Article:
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The occupation army is being affected seriously by suicide, low morale and mental illness

June 25, 2024 at 3:50 pm

Israelis hold a two-minute silence in memory of those killed on October 7 at the site of a music festival during national commemorations for soldiers and civilians killed since Israel’s founding in the town of Re’im, Israel on May 13, 2024 [Mostafa Alkharouf – Anadolu Agency]

More than 250 days since the outbreak of the Israeli aggression against the Palestinians in Gaza, the Israeli occupation army is slowly revealing the issues that are killing its troops, along with other factors which limit its ability to achieve its purported objectives. I’m talking about an increasing number of suicides, serious psychological problems and low morale. Post-traumatic stress disorder (PTSD) is a real issue.

The army has apparently opened an investigation into the phenomenon of suicide among its soldiers, because it has been unable to address it adequately. It is a symptom of the mental illness affecting more and more Israeli soldiers, and not just among the other ranks. At least one lieutenant colonel has committed suicide, prompting the head of the Lior Tsfaty Centre for Suicide and Mental Pain Studies, Professor Yossi Levi-Belz, to say that the issue is extremely surprising because they are not accustomed to it during combat, even though it includes those who suffer from PTSD, who wake up every morning to various sights, sounds and feelings of guilt. However, the army refuses to publish the names of soldiers and officers who have committed suicide and keeps them secret.

Nevertheless, we know that between 1973 and 2024, 1,227 Israeli soldiers committed suicide based on official records, but the actual number is believed to be much higher. Some have claimed that the army is covering up the exact number. The will to fight has collapsed, despite the destruction being carried out in Gaza. Morale is low. The army has begun to falter between a deteriorating military spirit and the desire to desert. With more unwilling to serve in the occupied Palestinian territories, including Gaza, Israel faces the imminent collapse of its reserve forces. Frustration and anxiety are spreading among soldiers, leading to the loss of combat readiness, low morale and a deep sense of fear and despair.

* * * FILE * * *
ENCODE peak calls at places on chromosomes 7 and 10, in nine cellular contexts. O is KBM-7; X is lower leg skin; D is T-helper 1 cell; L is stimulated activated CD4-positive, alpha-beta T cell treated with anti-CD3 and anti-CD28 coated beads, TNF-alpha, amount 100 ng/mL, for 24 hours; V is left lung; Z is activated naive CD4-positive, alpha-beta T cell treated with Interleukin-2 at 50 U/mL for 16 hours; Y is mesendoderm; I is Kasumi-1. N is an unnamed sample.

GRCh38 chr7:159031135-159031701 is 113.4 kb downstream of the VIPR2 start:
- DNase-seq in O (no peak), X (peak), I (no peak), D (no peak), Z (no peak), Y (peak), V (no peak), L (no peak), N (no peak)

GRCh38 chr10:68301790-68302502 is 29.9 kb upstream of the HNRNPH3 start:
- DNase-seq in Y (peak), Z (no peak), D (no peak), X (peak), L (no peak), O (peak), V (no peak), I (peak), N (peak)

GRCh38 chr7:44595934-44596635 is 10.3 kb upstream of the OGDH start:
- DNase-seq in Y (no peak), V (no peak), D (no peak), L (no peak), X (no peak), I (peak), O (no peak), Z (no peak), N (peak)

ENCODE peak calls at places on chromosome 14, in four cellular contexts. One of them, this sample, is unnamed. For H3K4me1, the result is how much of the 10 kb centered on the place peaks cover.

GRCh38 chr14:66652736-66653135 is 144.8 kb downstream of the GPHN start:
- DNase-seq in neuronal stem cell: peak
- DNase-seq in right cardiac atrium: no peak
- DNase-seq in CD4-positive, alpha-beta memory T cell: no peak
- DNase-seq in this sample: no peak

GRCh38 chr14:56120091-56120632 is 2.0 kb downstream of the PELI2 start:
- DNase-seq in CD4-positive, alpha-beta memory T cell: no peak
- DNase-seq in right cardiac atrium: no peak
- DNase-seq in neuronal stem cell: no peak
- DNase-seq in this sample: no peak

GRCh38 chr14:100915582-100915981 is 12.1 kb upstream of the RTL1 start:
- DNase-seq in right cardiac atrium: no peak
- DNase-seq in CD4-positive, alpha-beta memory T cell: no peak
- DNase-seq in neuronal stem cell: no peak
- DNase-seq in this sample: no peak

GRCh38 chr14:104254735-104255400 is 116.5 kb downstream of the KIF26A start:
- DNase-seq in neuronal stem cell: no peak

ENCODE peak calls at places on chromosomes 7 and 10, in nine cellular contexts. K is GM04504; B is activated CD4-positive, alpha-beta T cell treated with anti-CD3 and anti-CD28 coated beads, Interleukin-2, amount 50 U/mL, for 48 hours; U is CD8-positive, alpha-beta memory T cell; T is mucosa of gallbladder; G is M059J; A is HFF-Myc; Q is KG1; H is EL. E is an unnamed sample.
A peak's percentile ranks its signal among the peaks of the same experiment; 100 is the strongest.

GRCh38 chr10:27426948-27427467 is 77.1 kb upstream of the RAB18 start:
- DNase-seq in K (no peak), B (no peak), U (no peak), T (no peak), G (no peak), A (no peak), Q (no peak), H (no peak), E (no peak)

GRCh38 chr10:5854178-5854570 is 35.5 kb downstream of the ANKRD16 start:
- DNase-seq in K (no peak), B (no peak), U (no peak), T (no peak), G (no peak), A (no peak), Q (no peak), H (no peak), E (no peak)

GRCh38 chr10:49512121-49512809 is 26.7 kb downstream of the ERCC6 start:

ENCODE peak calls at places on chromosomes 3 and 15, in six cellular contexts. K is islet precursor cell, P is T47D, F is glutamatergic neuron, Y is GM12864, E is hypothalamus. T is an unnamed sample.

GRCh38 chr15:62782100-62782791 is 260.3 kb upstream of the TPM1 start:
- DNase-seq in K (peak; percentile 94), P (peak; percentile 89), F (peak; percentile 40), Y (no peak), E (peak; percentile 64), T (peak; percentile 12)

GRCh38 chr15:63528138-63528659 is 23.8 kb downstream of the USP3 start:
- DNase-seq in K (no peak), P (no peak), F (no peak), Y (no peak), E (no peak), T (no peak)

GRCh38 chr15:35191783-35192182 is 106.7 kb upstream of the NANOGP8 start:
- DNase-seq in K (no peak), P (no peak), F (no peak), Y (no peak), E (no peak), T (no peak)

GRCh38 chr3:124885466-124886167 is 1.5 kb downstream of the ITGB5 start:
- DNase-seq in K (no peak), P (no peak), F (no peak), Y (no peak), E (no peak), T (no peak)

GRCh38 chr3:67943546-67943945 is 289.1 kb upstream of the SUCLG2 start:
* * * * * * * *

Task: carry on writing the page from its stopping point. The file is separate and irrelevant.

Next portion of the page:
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Israeli soldiers have found in Gaza that despite their superior equipment and intense training, they have become easy targets for the resistance fighters. It is clear from the percentage of soldiers killed in action that their lives in tanks has become an unbearable hell. Their orders include remaining inside the tanks all the time, and they must not even look out of their tanks in case they are shot by snipers. Don’t even ask how they go to the toilet.

Moreover, the occupation army is losing the usual high level of public confidence that it has enjoyed for decades.

Such confidence in the army leadership has been eroded since the war started in Gaza, falling significantly from 75 per cent in March to 59 per cent in early May, while 70 per cent of Israelis apparently believe that Chief of Staff General Herzl Halevi should resign due to his security failure on 7 October.